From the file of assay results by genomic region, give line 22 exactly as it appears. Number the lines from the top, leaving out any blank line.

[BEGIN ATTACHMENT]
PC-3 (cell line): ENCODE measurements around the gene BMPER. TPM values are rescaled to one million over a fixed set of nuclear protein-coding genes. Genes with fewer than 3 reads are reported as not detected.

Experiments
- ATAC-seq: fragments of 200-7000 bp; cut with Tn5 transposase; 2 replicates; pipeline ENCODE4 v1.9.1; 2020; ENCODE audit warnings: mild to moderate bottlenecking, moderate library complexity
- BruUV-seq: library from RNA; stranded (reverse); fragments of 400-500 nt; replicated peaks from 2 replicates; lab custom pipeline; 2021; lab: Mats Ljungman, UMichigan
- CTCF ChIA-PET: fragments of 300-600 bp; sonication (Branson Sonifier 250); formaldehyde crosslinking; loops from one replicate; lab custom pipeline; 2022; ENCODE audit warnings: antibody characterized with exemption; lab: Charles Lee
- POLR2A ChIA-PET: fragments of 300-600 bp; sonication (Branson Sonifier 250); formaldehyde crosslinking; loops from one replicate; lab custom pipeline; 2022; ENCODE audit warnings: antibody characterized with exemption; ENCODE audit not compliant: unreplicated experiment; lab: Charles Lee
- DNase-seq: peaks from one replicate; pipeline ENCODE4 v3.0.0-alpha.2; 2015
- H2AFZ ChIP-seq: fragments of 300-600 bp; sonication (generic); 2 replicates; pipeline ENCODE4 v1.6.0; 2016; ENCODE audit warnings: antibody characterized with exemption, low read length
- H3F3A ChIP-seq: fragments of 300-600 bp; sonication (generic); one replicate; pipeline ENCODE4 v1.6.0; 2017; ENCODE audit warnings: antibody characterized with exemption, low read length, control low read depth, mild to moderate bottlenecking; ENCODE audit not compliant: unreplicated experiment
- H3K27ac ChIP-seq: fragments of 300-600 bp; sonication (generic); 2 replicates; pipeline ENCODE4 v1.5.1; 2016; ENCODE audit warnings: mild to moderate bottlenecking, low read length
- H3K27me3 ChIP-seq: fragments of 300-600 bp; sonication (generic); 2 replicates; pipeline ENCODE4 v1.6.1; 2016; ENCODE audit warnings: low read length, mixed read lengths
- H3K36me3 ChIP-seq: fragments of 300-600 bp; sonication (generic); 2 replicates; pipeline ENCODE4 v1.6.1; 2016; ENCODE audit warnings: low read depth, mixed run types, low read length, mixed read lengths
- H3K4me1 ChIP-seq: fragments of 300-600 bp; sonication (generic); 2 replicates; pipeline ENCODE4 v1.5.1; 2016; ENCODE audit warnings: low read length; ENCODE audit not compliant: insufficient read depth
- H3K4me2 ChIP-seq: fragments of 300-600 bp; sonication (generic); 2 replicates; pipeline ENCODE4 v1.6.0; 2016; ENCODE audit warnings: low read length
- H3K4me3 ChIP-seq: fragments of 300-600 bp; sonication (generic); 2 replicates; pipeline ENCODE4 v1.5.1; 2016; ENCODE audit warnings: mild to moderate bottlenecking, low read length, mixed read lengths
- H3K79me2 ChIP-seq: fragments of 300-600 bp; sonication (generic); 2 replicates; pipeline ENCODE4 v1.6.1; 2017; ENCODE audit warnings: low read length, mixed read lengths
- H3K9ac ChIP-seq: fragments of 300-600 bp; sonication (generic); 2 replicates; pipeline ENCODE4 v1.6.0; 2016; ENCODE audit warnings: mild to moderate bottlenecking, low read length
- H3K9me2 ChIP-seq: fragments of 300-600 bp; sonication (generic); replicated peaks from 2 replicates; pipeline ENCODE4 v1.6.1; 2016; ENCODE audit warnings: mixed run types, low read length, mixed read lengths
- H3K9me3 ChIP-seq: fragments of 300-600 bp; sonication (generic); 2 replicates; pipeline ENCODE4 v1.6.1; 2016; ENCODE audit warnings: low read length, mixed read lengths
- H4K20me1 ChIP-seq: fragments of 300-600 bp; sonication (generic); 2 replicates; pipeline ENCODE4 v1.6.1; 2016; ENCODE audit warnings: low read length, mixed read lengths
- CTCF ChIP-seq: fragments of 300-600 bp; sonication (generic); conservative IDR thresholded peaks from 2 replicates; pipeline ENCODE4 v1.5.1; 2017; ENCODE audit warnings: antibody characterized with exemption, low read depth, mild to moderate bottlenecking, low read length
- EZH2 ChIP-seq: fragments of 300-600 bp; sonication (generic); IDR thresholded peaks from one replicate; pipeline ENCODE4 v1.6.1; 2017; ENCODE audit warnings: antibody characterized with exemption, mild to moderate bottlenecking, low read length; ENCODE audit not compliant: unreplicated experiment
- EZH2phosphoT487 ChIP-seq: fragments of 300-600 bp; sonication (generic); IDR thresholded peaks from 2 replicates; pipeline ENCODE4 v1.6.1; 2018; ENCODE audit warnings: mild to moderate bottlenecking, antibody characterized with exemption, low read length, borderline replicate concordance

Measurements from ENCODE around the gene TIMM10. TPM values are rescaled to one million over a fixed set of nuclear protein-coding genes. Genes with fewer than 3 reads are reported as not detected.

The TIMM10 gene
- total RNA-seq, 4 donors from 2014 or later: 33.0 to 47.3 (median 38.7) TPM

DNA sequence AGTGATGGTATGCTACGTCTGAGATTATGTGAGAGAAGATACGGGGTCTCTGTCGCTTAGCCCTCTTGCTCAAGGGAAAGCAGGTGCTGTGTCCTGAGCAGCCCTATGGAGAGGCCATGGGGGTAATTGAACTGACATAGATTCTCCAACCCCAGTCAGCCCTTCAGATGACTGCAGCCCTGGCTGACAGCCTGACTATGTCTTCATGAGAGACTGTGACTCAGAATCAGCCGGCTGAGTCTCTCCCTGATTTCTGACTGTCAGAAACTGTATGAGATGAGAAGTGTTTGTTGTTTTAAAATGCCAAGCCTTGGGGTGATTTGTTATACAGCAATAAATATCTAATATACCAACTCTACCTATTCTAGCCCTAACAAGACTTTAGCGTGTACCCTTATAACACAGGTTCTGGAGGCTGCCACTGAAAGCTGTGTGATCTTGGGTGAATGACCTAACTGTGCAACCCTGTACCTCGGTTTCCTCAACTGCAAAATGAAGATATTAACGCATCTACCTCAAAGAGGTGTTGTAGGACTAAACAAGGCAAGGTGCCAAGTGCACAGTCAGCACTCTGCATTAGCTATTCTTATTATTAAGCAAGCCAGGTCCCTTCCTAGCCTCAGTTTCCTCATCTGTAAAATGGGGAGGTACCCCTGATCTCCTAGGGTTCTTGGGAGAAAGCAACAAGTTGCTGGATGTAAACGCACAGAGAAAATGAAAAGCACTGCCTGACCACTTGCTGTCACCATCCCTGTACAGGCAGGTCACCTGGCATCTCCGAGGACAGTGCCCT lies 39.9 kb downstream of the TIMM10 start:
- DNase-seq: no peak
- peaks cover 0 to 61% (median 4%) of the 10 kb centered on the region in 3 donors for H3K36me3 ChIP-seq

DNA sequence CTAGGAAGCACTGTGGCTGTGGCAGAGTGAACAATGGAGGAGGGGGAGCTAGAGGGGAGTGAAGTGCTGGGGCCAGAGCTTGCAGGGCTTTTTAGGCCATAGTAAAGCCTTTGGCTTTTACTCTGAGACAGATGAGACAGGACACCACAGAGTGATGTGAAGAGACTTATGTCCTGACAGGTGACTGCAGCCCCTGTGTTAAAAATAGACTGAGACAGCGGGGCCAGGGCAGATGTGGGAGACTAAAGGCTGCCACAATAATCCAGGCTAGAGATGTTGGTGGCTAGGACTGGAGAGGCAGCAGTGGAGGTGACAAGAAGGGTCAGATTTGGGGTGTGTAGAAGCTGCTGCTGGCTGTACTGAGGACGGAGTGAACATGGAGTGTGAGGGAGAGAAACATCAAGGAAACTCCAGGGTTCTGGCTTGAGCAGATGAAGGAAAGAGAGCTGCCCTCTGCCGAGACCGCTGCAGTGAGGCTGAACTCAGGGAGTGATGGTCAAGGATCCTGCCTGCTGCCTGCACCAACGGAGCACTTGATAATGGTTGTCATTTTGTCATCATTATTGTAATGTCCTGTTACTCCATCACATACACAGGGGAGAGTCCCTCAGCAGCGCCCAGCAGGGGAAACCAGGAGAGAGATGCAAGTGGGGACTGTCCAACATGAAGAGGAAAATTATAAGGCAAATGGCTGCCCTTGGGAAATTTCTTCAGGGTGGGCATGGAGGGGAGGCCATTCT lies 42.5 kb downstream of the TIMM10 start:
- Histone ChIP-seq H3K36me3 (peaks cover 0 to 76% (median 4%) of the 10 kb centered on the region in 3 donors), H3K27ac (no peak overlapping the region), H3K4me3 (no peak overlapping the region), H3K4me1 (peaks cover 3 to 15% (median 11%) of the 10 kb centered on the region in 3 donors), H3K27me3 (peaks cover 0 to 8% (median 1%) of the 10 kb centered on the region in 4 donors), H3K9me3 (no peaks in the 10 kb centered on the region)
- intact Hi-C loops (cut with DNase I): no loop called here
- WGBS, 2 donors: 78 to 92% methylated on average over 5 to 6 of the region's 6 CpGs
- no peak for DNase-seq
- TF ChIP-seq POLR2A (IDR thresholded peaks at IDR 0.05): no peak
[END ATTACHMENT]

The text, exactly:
- EZH2 ChIP-seq: fragments of 300-600 bp; sonication (generic); IDR thresholded peaks from one replicate; pipeline ENCODE4 v1.6.1; 2017; ENCODE audit warnings: antibody characterized with exemption, mild to moderate bottlenecking, low read length; ENCODE audit not compliant: unreplicated experiment